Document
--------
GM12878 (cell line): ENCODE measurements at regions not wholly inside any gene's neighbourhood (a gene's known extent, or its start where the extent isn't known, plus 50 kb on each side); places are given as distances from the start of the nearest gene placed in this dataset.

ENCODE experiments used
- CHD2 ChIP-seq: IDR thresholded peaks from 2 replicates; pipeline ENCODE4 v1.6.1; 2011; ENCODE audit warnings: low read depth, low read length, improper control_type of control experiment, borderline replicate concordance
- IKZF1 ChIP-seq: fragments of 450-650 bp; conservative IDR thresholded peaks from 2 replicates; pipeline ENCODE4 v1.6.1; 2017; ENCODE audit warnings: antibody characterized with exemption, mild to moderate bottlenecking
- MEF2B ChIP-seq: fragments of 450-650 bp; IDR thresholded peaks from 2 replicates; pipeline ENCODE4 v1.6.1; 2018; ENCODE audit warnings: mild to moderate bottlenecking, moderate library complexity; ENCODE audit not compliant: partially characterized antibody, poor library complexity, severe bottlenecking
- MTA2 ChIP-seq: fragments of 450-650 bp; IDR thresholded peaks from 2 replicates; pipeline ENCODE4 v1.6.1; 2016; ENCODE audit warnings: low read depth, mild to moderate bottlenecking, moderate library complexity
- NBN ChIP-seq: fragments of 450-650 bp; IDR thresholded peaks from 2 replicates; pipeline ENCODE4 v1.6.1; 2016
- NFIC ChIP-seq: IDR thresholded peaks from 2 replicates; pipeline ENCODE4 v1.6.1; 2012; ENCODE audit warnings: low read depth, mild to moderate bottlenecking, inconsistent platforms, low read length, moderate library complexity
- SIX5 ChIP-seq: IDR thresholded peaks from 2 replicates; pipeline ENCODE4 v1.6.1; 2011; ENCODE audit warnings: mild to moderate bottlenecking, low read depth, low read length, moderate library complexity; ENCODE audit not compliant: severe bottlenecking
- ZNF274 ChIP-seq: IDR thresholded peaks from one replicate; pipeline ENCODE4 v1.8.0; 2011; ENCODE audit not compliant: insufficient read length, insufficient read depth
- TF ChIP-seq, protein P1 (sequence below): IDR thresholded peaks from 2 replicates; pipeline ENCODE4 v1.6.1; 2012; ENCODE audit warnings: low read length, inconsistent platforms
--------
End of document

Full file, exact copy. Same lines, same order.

GM12878 (cell line): ENCODE measurements at regions not wholly inside any gene's neighbourhood (a gene's known extent, or its start where the extent isn't known, plus 50 kb on each side); places are given as distances from the start of the nearest gene placed in this dataset.

ENCODE experiments used
- CHD2 ChIP-seq: IDR thresholded peaks from 2 replicates; pipeline ENCODE4 v1.6.1; 2011; ENCODE audit warnings: low read depth, low read length, improper control_type of control experiment, borderline replicate concordance
- IKZF1 ChIP-seq: fragments of 450-650 bp; conservative IDR thresholded peaks from 2 replicates; pipeline ENCODE4 v1.6.1; 2017; ENCODE audit warnings: antibody characterized with exemption, mild to moderate bottlenecking
- MEF2B ChIP-seq: fragments of 450-650 bp; IDR thresholded peaks from 2 replicates; pipeline ENCODE4 v1.6.1; 2018; ENCODE audit warnings: mild to moderate bottlenecking, moderate library complexity; ENCODE audit not compliant: partially characterized antibody, poor library complexity, severe bottlenecking
- MTA2 ChIP-seq: fragments of 450-650 bp; IDR thresholded peaks from 2 replicates; pipeline ENCODE4 v1.6.1; 2016; ENCODE audit warnings: low read depth, mild to moderate bottlenecking, moderate library complexity
- NBN ChIP-seq: fragments of 450-650 bp; IDR thresholded peaks from 2 replicates; pipeline ENCODE4 v1.6.1; 2016
- NFIC ChIP-seq: IDR thresholded peaks from 2 replicates; pipeline ENCODE4 v1.6.1; 2012; ENCODE audit warnings: low read depth, mild to moderate bottlenecking, inconsistent platforms, low read length, moderate library complexity
- SIX5 ChIP-seq: IDR thresholded peaks from 2 replicates; pipeline ENCODE4 v1.6.1; 2011; ENCODE audit warnings: mild to moderate bottlenecking, low read depth, low read length, moderate library complexity; ENCODE audit not compliant: severe bottlenecking
- ZNF274 ChIP-seq: IDR thresholded peaks from one replicate; pipeline ENCODE4 v1.8.0; 2011; ENCODE audit not compliant: insufficient read length, insufficient read depth
- TF ChIP-seq, protein P1 (sequence below): IDR thresholded peaks from 2 replicates; pipeline ENCODE4 v1.6.1; 2012; ENCODE audit warnings: low read length, inconsistent platforms